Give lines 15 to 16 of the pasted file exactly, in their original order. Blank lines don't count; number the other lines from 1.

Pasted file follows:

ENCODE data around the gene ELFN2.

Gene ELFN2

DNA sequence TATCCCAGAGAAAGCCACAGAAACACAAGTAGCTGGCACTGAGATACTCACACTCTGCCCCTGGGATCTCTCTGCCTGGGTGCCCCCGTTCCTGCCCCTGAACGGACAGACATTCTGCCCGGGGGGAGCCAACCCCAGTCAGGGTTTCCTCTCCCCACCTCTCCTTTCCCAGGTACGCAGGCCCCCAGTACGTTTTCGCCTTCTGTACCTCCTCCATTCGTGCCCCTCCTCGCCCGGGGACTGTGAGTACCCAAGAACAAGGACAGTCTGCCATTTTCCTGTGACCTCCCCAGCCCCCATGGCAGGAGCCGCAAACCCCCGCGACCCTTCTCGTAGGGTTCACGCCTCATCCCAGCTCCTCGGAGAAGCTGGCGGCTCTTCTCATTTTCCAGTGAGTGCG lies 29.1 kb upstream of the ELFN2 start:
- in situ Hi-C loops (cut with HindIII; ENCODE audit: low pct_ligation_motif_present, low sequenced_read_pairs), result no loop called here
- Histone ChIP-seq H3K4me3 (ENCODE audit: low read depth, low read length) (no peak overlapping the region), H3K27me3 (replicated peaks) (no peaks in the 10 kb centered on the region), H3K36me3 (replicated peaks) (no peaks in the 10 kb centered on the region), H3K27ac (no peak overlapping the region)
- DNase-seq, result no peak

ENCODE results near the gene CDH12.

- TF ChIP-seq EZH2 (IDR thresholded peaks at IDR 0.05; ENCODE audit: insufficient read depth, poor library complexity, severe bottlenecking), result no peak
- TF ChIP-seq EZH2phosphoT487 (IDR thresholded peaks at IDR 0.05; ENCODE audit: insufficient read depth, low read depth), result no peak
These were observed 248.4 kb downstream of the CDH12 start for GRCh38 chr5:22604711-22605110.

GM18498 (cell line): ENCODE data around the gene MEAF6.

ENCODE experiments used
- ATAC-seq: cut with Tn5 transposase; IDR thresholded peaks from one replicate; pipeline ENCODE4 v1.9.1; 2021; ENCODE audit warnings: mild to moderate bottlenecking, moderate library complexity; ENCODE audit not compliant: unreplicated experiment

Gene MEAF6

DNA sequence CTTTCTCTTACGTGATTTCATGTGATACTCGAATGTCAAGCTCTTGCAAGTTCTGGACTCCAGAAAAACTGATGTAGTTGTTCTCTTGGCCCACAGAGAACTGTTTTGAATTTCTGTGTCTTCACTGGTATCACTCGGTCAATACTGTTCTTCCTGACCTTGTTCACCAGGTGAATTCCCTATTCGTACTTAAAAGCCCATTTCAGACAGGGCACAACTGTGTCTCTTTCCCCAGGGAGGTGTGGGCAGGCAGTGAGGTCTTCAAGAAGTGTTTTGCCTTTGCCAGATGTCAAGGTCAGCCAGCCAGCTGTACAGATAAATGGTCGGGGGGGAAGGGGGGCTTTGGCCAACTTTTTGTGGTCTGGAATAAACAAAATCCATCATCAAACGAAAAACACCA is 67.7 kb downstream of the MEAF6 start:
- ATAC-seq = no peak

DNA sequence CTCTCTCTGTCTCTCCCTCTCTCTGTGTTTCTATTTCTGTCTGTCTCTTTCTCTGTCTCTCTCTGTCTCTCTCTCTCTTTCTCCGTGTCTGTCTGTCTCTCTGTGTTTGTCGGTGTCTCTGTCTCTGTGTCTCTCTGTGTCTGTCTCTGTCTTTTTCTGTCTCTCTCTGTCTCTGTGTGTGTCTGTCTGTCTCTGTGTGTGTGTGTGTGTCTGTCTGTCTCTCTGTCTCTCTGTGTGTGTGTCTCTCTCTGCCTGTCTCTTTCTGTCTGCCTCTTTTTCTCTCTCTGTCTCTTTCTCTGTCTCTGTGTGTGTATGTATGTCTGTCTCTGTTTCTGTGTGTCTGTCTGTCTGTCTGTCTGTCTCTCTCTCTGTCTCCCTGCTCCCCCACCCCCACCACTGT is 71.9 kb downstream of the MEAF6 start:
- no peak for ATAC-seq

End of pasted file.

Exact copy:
DNA sequence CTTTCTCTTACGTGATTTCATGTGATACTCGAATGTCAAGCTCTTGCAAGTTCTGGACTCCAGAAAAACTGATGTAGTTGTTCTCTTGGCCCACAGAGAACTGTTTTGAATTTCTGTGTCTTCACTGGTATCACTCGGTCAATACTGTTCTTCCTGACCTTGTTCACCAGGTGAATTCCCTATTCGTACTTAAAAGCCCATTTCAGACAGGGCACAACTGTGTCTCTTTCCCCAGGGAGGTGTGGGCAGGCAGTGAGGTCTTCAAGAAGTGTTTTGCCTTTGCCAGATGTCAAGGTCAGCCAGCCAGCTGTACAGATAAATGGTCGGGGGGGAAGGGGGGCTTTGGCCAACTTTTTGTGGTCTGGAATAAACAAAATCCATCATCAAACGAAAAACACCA is 67.7 kb downstream of the MEAF6 start:
- ATAC-seq = no peak